A new phenomenon of authentic Chinese rap has taken the internet by storm. But behind the unprecedented gains in popularity, there is a struggle for freedom of speech. Rappers are trying to figure out what they still can and cannot do after new censorship is announced.
In Chongqing, one of China’s biggest cities, surveillance is unavoidable—there are CCTV cameras everywhere. And announcements echo across the vast squares warning that “morally suspect individuals” are banned from speaking in public. It’s not exactly the most stimulating environment for young people looking for something more than just collectivist slogans. They express their artistic resistance against the lack of freedom in their tattoos and underground hip hop. The rappers feel trapped in the immense city.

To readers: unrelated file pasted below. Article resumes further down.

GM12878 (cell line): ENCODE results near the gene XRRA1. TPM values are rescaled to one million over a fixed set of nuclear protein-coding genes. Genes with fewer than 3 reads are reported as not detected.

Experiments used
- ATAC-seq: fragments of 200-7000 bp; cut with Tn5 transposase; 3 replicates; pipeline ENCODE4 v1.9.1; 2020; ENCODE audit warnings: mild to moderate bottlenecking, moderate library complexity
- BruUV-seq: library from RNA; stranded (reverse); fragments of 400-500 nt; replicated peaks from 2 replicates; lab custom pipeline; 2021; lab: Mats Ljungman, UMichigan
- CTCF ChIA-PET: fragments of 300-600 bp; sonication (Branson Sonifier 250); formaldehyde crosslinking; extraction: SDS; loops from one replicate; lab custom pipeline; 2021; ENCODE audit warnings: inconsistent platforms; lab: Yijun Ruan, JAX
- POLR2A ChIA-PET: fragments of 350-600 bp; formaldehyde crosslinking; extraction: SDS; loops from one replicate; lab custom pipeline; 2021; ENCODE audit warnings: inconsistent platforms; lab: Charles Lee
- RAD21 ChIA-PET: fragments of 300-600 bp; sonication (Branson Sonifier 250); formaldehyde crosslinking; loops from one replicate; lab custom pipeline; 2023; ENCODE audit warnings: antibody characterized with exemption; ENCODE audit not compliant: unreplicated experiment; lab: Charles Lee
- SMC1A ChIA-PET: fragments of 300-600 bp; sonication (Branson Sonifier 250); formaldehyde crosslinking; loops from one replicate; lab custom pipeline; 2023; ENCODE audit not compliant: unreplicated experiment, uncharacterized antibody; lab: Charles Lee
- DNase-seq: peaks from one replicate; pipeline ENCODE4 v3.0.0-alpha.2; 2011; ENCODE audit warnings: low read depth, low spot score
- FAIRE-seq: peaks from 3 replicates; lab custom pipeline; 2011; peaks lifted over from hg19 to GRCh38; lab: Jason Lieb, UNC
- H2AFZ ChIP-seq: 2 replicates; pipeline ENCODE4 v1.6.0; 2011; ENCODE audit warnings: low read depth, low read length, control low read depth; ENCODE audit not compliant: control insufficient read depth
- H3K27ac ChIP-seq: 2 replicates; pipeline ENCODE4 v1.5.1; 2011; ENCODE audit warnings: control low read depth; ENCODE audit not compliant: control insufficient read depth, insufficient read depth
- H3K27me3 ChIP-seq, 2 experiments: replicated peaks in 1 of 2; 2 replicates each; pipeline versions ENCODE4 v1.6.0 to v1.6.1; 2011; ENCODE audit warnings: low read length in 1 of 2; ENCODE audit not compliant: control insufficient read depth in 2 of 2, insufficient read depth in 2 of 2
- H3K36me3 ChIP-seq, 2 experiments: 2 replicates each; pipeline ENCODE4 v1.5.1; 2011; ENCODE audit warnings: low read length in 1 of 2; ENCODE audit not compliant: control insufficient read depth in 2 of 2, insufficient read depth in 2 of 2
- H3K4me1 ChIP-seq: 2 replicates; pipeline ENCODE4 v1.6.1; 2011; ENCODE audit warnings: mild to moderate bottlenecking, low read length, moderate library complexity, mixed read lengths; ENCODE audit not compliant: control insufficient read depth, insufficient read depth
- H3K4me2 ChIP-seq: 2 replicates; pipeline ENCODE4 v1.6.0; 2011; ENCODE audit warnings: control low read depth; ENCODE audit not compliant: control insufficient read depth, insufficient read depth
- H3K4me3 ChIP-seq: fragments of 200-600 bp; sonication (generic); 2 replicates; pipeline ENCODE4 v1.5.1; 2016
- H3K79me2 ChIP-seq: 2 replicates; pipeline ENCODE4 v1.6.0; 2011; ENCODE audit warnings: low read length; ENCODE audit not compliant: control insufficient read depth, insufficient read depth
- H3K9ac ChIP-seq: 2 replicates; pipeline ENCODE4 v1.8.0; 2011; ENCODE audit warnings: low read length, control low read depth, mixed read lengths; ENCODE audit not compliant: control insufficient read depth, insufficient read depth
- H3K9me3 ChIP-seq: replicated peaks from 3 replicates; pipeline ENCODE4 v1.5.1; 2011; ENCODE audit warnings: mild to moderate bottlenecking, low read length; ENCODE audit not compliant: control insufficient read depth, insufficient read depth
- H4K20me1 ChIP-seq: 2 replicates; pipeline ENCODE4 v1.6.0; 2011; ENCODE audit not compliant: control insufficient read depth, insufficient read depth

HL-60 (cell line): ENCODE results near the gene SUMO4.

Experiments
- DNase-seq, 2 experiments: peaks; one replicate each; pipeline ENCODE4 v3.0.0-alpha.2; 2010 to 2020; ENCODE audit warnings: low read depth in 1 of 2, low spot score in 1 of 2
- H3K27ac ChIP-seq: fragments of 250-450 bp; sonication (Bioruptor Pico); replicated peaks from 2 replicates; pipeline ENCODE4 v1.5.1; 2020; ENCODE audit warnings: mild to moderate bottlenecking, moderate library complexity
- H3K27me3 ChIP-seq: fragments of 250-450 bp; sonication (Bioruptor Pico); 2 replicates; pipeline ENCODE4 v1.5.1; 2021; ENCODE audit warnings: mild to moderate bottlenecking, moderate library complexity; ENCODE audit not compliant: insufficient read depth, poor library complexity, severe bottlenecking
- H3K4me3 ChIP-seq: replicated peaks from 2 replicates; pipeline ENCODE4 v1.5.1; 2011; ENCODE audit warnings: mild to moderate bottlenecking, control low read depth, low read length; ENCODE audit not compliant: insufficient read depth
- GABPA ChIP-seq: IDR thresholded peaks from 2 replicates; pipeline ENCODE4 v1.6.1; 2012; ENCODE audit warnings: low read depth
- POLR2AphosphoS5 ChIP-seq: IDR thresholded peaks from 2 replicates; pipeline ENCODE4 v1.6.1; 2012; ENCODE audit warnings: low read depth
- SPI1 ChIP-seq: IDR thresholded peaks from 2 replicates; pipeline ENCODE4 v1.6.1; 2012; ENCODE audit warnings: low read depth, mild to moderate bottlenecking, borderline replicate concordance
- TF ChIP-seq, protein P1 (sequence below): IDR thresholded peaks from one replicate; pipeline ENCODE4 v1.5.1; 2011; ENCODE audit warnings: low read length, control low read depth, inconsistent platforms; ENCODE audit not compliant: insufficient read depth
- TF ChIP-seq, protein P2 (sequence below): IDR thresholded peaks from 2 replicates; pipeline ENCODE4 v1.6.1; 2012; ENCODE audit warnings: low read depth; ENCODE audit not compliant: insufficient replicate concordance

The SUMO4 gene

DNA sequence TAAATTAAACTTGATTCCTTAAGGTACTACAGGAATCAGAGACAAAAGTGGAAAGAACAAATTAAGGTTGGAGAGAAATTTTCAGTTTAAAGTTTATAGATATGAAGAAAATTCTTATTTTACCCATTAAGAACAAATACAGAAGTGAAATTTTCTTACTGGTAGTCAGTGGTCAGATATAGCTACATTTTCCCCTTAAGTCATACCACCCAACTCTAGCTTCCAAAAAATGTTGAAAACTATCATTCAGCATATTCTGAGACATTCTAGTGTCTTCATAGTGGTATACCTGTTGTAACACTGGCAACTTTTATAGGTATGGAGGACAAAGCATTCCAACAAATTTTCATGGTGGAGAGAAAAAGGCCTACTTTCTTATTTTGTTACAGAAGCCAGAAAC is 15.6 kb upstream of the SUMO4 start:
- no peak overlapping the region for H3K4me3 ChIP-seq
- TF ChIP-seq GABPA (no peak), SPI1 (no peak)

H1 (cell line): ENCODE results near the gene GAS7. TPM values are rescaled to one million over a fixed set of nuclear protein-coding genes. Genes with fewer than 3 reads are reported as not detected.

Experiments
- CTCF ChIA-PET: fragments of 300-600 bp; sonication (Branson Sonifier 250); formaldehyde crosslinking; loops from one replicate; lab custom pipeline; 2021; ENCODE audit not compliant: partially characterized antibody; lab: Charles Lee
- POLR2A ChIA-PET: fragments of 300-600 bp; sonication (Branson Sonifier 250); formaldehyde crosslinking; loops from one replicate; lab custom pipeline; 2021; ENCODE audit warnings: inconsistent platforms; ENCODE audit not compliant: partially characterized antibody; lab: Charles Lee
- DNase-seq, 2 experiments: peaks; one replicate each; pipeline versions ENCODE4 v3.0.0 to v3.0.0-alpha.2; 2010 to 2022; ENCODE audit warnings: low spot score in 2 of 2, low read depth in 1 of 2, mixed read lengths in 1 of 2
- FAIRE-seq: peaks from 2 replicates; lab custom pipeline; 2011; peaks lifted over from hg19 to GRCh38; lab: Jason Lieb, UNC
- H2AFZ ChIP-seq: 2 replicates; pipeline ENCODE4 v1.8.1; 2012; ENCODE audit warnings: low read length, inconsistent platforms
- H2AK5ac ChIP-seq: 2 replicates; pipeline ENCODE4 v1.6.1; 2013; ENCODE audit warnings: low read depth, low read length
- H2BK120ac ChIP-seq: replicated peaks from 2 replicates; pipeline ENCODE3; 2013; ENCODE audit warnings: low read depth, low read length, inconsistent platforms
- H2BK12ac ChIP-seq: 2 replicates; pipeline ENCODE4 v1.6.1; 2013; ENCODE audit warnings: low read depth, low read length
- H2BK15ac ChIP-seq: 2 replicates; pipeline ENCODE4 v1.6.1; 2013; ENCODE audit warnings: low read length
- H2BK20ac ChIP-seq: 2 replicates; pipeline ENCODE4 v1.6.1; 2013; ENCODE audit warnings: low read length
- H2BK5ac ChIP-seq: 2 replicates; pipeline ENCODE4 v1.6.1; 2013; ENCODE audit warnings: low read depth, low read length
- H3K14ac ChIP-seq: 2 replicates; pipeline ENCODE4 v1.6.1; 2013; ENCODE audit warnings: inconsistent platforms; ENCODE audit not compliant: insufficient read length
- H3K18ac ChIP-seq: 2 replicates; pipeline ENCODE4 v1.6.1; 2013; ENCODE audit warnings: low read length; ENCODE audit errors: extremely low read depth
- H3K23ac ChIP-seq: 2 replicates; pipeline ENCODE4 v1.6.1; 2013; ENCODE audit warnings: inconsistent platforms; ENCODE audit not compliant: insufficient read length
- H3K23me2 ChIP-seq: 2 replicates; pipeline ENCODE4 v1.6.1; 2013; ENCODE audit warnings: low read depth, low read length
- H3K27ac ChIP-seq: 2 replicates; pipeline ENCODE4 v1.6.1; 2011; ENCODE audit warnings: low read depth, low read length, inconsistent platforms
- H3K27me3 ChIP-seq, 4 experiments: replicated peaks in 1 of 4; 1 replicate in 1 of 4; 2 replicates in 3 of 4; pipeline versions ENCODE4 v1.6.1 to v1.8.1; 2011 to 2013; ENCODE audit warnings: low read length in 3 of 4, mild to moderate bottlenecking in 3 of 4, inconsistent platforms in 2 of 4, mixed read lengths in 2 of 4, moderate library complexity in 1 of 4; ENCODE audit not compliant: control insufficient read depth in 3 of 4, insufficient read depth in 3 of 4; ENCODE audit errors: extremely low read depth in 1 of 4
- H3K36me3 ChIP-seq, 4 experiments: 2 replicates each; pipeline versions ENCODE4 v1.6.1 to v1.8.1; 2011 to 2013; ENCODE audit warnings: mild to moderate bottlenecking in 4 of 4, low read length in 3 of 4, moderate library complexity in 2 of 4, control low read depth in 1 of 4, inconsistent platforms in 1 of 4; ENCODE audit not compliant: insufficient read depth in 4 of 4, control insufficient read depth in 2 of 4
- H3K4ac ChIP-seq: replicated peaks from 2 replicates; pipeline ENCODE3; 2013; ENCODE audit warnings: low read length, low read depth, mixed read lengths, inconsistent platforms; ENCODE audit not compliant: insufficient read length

In 20 minutes, David Verbeek guides the viewer through the Chongqing night, offering an atmospheric and rhythmic inside view of a lively subculture. “I just want to write about my own feelings,” says one of our rapper protagonists. “That's all that matters to me.”